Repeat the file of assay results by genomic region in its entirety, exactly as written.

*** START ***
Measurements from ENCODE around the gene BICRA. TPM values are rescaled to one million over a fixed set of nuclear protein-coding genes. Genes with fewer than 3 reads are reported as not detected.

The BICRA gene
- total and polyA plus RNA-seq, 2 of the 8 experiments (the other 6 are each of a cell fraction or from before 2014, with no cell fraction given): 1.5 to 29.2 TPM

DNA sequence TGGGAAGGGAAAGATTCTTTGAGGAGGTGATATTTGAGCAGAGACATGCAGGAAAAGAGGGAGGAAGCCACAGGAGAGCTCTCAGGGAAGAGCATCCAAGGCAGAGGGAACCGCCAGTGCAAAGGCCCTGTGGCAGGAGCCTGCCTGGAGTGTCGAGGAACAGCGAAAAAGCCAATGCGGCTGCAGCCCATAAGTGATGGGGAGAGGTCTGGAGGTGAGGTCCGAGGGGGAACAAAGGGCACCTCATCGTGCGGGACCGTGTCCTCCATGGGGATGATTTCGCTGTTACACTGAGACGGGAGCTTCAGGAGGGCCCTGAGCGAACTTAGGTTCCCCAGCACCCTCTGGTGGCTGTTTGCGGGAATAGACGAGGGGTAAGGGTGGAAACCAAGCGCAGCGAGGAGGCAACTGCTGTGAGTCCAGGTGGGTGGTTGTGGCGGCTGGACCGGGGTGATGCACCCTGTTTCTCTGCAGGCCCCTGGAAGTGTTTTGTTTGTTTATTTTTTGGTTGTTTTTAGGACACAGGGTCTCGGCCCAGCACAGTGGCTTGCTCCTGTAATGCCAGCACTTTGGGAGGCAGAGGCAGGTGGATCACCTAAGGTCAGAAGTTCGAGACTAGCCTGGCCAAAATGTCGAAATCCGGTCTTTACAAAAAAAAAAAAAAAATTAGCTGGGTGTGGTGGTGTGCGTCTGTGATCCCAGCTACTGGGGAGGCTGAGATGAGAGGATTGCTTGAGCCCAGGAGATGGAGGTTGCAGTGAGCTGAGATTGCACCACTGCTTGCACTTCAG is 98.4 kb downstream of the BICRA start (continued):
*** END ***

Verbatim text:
Measurements from ENCODE around the gene BICRA. TPM values are rescaled to one million over a fixed set of nuclear protein-coding genes. Genes with fewer than 3 reads are reported as not detected.

The BICRA gene
- total and polyA plus RNA-seq, 2 of the 8 experiments (the other 6 are each of a cell fraction or from before 2014, with no cell fraction given): 1.5 to 29.2 TPM

DNA sequence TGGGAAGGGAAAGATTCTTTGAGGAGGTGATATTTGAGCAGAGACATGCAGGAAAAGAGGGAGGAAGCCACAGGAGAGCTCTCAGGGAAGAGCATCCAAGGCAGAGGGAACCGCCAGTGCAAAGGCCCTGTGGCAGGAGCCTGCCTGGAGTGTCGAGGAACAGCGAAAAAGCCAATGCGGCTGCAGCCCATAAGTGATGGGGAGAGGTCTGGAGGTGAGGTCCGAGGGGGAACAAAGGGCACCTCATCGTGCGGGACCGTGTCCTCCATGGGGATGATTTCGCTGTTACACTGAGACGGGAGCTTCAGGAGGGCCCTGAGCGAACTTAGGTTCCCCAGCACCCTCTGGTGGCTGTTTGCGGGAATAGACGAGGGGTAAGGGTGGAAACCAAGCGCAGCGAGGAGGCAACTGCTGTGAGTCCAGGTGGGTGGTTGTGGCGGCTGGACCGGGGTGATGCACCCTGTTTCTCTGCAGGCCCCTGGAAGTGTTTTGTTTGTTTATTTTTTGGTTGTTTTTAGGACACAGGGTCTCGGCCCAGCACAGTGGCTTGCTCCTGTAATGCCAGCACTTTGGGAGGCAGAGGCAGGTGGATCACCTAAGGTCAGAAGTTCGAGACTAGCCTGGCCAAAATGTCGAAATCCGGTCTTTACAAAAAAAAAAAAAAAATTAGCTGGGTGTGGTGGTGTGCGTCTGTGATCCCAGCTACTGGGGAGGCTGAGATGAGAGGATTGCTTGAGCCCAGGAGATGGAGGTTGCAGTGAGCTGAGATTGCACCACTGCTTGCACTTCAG is 98.4 kb downstream of the BICRA start (continued):